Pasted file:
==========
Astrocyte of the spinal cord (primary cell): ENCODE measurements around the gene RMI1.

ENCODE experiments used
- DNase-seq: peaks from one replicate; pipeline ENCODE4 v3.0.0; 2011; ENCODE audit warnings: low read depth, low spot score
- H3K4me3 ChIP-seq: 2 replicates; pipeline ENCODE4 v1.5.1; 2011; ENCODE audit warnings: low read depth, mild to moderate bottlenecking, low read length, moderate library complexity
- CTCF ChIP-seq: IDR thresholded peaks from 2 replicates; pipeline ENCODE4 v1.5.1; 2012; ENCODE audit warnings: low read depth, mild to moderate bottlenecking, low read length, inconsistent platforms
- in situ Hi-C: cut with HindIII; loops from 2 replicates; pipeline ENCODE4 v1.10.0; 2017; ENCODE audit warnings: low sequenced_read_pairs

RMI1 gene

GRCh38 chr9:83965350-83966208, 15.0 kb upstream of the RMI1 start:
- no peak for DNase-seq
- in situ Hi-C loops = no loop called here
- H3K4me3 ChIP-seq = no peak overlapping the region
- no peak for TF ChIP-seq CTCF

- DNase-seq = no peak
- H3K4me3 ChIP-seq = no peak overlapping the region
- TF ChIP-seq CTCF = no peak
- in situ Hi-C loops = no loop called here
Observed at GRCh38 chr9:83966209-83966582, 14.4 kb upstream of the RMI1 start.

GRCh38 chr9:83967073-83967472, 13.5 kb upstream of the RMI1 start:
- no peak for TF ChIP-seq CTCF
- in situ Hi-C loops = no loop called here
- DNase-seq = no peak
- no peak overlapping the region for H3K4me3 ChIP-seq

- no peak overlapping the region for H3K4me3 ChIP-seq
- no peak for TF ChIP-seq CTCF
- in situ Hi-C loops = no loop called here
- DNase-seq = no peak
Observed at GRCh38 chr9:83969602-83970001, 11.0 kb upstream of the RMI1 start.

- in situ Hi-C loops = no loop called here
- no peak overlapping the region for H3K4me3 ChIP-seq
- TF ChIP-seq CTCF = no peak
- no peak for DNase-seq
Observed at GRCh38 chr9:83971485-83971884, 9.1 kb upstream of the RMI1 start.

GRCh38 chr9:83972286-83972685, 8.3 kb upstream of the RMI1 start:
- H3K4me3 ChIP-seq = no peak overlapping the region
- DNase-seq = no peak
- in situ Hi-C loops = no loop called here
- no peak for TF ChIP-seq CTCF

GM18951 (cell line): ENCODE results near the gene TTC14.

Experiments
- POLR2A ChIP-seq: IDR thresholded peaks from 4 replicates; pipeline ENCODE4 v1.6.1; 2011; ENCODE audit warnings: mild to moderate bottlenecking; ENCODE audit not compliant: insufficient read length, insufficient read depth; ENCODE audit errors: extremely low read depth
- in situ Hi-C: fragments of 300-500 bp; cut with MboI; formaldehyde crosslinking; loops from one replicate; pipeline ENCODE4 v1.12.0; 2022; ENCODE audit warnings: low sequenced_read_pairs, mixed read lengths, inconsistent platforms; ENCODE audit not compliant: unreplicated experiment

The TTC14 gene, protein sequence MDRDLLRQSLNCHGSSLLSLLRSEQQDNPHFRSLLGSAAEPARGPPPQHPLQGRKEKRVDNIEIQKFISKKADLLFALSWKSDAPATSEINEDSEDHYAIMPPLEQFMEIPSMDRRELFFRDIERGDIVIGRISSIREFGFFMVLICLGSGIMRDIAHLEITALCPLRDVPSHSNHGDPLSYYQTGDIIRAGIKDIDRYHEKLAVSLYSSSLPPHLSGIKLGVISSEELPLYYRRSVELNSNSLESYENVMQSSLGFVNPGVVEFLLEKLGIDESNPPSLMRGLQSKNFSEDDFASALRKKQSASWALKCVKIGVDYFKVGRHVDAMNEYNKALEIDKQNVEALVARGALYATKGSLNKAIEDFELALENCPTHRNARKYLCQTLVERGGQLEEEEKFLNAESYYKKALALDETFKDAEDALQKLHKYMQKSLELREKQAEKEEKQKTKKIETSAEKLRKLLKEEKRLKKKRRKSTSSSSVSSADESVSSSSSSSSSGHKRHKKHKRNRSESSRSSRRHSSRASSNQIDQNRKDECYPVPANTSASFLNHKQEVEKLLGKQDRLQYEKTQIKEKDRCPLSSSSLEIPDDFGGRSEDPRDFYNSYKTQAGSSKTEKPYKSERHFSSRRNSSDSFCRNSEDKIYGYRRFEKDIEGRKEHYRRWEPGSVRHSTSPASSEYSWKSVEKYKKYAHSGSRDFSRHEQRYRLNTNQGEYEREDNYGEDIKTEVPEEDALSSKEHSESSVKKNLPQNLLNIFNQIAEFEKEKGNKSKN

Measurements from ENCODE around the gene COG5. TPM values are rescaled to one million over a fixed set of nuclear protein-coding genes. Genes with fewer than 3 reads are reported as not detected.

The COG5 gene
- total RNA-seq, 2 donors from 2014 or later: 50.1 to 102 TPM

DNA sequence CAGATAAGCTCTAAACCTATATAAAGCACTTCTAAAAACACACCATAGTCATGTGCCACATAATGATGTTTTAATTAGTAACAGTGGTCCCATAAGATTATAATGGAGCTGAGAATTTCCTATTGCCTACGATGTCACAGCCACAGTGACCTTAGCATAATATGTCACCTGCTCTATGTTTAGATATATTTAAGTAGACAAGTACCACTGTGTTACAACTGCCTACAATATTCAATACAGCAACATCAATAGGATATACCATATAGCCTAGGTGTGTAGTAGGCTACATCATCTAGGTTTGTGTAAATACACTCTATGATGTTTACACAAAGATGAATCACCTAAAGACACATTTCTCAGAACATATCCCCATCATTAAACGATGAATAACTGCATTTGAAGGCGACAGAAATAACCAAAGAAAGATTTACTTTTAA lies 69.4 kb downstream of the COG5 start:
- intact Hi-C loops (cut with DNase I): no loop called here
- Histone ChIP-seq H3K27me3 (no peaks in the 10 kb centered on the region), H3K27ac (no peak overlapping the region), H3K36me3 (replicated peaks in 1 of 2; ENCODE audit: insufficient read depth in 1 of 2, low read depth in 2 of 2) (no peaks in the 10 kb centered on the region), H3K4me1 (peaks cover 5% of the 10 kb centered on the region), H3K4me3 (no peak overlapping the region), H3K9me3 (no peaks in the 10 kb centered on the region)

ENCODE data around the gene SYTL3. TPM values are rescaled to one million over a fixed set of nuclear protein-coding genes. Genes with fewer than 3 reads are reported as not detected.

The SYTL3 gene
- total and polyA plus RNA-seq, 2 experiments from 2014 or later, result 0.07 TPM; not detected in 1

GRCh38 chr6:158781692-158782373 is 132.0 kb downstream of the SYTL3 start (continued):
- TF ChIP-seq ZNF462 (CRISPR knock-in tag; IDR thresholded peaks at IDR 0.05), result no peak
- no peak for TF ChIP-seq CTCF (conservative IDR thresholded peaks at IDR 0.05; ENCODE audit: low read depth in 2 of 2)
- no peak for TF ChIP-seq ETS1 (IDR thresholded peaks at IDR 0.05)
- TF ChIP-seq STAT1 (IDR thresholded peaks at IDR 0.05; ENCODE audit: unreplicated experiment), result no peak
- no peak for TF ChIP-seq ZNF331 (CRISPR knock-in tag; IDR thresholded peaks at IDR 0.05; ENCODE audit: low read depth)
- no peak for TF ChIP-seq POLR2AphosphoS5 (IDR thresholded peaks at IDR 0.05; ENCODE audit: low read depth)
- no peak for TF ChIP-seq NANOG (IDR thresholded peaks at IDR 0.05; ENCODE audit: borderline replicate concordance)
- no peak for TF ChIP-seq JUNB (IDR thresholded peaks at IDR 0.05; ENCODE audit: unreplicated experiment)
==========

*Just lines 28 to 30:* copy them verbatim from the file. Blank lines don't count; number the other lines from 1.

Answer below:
- in situ Hi-C loops = no loop called here
- no peak overlapping the region for H3K4me3 ChIP-seq
- TF ChIP-seq CTCF = no peak